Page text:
• An unknown (as of yet) amount in administrative fees for the visa, but the helpful writer of A Canadian in Prague, has told me that getting a trade license is 1000czk (about $40) on top of the visa
    • Note: Several places advise getting a Czech friend to help out, reduce the need for a translator or hiring a visa counselor, and just making the whole trip down the bureaucratic rabbit-hole a bit more bearable
  • Travel/health insurance: So I don’t think anything is required as far as the my tourist visa or course requires (that I’ve seen yet), but if I missed a travel insurance requirement somewhere (I know some TEFL courses require them), I looked into it and one month is about $35, which is negligible in the grand scheme of saving. More of interest to me the requirement of either 6/mo or a year (not sure yet) of health insurance in order to get a trade license (which is one way to obtain a visa). Some health insurance names I found thrown around as offering cheap insurance for just this purpose: VZP Insurance (quoted as 8700czk/year), Slavia (quoted by several different people as 2300/6mo, 3k/6mo, and 6k/1yr), and two others, Maxima and Uniqua, quoted as being ‘inexpensive’
    • All this chatter leads me to choose to calculate in the 8700czk to buy a years worth of health insurance – as I’m trying to plan for worst/most-expensive case scenario here, better to have the money for it than not. So into the budget it goes: 8700czk, or $350 for a year of cheap health insurance.
    • Note: I haven’t actually researched what kind of coverage is offered, but I’m just trying to get the basics of how much money to save covered for now
  • Teaching expenses: ???  Haven’t even touched this topic. I’m getting there, though!

Note: Two TLH alums also mentioned buying furniture as an unexpected expense, which although is definitely something to consider to some extent, I had to have a little chuckle as I’ve been living very nearly furniture-less the past five years. I own a mattress and a desk and a chair, and a wire shelf. Only one of those items I actually purchased, and that was secondhand. I feel very well prepared to live in a barren apartment, as long as I’m in Prague. In fact, Bonus photo!

WP_20150318_017
It will be so hard to leave behind all this beautiful furniture.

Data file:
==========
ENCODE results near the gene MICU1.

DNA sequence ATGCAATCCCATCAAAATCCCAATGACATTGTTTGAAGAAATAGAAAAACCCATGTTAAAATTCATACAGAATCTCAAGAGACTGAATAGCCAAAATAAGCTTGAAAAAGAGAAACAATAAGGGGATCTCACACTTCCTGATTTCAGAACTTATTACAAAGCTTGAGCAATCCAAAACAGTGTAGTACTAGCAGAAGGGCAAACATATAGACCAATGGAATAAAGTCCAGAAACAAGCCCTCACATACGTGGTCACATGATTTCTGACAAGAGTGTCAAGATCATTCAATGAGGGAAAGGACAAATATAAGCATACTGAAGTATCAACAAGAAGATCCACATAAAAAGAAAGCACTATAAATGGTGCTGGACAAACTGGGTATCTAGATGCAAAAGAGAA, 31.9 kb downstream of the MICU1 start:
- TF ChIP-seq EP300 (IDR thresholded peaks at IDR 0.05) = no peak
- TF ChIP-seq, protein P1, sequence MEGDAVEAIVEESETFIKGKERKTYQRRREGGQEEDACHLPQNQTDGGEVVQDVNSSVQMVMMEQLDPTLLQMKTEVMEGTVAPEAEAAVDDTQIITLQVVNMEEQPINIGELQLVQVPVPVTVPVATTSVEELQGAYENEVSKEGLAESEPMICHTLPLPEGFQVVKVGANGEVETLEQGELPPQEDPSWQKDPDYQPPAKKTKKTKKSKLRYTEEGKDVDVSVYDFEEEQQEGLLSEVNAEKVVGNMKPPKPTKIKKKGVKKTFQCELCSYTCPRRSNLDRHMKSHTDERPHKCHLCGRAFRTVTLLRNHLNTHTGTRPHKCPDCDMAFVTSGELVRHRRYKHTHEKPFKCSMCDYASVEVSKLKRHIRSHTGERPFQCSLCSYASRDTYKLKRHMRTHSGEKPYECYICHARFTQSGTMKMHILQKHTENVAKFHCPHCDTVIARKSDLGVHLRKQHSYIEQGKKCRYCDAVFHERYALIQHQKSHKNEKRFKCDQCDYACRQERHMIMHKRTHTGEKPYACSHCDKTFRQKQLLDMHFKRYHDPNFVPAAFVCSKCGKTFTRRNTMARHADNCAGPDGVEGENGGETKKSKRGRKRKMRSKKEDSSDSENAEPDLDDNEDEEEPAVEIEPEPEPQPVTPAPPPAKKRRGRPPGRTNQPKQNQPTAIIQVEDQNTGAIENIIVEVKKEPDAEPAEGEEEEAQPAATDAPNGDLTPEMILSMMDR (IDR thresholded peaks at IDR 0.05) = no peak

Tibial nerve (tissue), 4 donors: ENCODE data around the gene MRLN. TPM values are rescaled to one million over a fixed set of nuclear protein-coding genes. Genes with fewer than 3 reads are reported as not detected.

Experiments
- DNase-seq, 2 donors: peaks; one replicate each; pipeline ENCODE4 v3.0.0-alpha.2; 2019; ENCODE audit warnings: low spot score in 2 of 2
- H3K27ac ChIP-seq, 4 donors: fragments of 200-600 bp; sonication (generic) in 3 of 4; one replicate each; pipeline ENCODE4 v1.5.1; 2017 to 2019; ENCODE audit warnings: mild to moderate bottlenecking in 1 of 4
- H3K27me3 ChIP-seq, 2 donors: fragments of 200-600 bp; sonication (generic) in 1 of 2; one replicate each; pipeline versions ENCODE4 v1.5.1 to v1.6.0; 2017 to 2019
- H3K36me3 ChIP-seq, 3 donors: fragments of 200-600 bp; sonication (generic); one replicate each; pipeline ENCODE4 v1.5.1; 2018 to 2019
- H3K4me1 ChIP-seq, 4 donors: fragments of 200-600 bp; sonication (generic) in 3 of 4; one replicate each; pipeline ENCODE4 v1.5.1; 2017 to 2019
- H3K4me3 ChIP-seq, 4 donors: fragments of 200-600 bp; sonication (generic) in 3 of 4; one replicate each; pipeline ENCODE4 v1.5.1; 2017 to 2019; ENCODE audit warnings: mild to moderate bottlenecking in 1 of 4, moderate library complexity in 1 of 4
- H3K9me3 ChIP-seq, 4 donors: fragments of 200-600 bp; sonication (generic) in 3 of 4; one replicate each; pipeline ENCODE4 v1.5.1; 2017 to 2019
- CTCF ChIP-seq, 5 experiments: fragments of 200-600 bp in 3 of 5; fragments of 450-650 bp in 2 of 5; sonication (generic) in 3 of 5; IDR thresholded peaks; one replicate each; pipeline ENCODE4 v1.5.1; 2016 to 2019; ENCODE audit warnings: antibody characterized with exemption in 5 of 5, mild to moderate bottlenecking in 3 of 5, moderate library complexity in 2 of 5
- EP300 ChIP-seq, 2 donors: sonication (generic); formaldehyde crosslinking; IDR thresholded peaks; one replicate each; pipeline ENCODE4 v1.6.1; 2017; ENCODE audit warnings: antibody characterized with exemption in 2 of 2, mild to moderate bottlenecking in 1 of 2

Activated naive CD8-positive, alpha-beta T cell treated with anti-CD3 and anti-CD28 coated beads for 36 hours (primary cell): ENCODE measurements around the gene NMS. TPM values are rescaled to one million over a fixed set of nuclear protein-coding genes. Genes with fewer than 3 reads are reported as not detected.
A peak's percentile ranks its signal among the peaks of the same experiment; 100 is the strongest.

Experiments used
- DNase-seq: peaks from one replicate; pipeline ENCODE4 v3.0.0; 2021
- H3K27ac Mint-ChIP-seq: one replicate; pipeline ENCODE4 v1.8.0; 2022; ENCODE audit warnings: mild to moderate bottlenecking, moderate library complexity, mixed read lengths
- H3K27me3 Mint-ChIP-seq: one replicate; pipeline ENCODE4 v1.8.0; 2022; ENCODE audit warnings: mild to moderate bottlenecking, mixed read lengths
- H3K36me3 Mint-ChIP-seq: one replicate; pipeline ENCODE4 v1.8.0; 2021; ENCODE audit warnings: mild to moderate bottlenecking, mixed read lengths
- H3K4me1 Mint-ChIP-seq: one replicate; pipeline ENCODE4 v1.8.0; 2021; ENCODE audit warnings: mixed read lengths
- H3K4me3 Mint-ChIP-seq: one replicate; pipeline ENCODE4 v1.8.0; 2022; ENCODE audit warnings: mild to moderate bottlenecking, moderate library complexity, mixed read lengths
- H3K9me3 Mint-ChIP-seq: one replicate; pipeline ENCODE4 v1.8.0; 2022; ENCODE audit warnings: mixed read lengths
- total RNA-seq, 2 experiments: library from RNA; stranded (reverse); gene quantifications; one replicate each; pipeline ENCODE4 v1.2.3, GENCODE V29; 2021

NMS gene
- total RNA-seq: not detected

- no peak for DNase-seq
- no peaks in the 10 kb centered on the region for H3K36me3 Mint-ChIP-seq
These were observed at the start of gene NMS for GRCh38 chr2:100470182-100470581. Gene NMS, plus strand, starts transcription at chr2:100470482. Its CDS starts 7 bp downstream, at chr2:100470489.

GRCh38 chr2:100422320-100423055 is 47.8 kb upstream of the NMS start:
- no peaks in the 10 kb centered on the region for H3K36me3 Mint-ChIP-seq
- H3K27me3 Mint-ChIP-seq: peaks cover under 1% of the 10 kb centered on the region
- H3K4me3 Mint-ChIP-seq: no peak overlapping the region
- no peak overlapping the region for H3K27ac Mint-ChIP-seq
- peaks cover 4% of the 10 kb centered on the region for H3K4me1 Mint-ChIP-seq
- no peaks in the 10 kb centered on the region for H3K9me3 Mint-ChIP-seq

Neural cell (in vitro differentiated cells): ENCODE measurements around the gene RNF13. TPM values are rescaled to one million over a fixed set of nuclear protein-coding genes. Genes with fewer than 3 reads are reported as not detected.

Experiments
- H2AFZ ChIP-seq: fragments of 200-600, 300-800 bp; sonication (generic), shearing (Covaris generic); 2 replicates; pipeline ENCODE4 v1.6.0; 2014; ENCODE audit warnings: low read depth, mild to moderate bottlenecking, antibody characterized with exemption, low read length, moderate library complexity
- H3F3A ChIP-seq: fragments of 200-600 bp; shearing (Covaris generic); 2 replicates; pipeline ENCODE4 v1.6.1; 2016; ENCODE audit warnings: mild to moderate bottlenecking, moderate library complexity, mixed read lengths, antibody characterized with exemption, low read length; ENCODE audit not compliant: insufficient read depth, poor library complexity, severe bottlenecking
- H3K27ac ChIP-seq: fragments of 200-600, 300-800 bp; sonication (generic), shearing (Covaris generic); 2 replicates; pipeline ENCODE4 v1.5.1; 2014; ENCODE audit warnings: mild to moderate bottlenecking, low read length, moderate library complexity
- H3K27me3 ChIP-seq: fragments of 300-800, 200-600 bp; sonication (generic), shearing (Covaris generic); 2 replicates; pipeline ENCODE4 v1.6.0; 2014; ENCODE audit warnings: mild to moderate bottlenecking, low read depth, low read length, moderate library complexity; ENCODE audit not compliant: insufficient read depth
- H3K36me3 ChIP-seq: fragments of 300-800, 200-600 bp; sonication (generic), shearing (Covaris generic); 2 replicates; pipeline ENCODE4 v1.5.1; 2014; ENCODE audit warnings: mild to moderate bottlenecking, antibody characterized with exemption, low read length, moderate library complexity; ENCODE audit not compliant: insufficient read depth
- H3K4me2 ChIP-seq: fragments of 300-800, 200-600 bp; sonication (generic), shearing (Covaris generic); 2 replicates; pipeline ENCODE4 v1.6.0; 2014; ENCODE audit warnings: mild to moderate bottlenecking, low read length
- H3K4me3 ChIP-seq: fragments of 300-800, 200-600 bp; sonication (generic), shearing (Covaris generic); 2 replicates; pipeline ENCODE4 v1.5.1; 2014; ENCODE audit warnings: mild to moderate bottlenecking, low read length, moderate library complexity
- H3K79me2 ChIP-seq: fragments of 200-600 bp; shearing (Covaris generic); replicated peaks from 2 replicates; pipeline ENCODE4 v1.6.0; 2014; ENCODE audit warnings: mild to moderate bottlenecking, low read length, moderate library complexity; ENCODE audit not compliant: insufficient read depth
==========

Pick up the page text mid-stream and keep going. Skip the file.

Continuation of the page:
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6 thoughts on “Under Investigation, Part II: Down the Rabbit Hole

  1. Lenka March 31, 2015 / 12:35 pm

    Customary deposit for flat in Prague is about three months of rent. Sometimes, electric energy, water etc. gets paid extra so the actual cost of flat is even greater.
    Free advice from Czech citizen. 🙂

    Liked by 1 person

    • czechlister March 31, 2015 / 12:44 pm

      Wow! That’s a lot – over here a typical deposit is only a percentage of one month’s rent (granted, average rent is much higher). But better to be prepared than to be surprised by it!

      Thanks a lot for the tip 🙂

      Like

  2. Slávek Závada April 11, 2015 / 6:08 pm

    Hello, I think the ‘kauce’ (cautionary deposit) which Prague apartment owners require you to pay at the beginning of your contract together with the rent for the first month normally amounts only to ONE month of rent, so it is not so bad.

    Do you know the website http://www.bezrealitky.cz ? It has housing advertisements directly from house owners, without the mediation of a real estate agency (bez realitky).
    You can search there and view photos of many Prague apartments for yourself.

    In the first box choose Nabidka pronajem (offer of rental), then write Praha into the Zadejte lokalitu and click on Vyhledat.
    This will find you about 800 ads in Prague which you can further specify or limit by writing, say, 10000 crowns in the box ‘Cena do’ (price up to), click Vyhledat again, and view any of them in detail. The owners give their terms mostly in Czech only, but you can Google translate. The ‘poplatky’ (utility charges) are given separately of the rent itself. I can help you with something or recommend later if you need. Regards, Slavek, Prague

    Liked by 1 person

    • czechlister April 11, 2015 / 7:18 pm

      Thank you Slavek! I was given the bezrealitky link from the folks in the Crowdsauce CZ group on facebook too – but they didn’t give me any translations and I had a lot of trouble navigating the page. The directions you gave will be very helpful 🙂

      Like

  3. Cynthia April 12, 2015 / 12:46 am

    The poster above mentioned the deposit as 3 months rent, but I absolutely did not pay that much! It really depends whether you are taking over someone’s sublease or not, as we only paid half a month’s rent! But I imagine every landlord has different stipulations.

    With getting insurance, it is absolutely essential that you say you need comprehensive insurance. I started out with regular foreigner’s insurance, which worked for a time, and then the immigration ladies wouldn’t accept my application because my insurance wasn’t “comprehensive”, which was a huge drag (I pay 11,000kc/year for this from Slavia).

    Liked by 1 person

    • czechlister April 12, 2015 / 8:56 pm

      Thanks for the tips 🙂 I think the three-month estimate Lenka gave may have been her combining several expenses under the word “deposit” because I have read landlords usually expect first months’ rent up front, then an additional month’s rent as a deposit, and if you use a real estate agent to find the place, they typically charge an amount equal to the first month’s rent as well. Hence, three months. I don’t plan on using an estate agent, though!

      I had heard that most insurance companies have a plan specifically geared for foreigner’s applying for a visa, including Slavia (and the prices I saw listed ranged from 6k/year to 8k/year, and these are from people who have gotten a visa). Is this not the case?

      Like